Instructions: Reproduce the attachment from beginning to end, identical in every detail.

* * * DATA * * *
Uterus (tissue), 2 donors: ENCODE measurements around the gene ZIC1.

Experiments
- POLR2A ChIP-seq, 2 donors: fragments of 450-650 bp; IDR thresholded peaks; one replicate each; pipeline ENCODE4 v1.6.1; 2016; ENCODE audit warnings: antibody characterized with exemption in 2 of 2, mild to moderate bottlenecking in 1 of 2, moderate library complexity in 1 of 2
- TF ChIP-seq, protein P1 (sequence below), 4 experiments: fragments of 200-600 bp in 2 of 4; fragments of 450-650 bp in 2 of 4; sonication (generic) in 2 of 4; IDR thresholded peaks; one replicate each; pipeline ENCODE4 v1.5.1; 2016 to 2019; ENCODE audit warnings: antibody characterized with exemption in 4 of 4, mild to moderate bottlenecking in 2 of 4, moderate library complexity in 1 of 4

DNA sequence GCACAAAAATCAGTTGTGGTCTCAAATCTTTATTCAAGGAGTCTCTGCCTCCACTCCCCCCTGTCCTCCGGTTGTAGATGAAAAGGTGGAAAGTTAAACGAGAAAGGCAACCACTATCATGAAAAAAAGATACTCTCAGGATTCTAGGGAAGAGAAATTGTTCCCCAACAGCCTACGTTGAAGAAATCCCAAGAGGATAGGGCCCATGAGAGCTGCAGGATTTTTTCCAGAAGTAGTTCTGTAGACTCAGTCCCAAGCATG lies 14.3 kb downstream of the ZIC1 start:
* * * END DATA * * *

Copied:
Uterus (tissue), 2 donors: ENCODE measurements around the gene ZIC1.

Experiments
- POLR2A ChIP-seq, 2 donors: fragments of 450-650 bp; IDR thresholded peaks; one replicate each; pipeline ENCODE4 v1.6.1; 2016; ENCODE audit warnings: antibody characterized with exemption in 2 of 2, mild to moderate bottlenecking in 1 of 2, moderate library complexity in 1 of 2
- TF ChIP-seq, protein P1 (sequence below), 4 experiments: fragments of 200-600 bp in 2 of 4; fragments of 450-650 bp in 2 of 4; sonication (generic) in 2 of 4; IDR thresholded peaks; one replicate each; pipeline ENCODE4 v1.5.1; 2016 to 2019; ENCODE audit warnings: antibody characterized with exemption in 4 of 4, mild to moderate bottlenecking in 2 of 4, moderate library complexity in 1 of 4

DNA sequence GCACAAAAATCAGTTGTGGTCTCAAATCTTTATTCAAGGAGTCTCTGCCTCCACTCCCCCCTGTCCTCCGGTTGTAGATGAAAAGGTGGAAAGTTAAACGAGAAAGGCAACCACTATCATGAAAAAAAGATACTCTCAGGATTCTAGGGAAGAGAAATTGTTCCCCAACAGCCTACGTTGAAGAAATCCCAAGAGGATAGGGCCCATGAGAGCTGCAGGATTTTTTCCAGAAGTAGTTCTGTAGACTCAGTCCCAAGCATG lies 14.3 kb downstream of the ZIC1 start: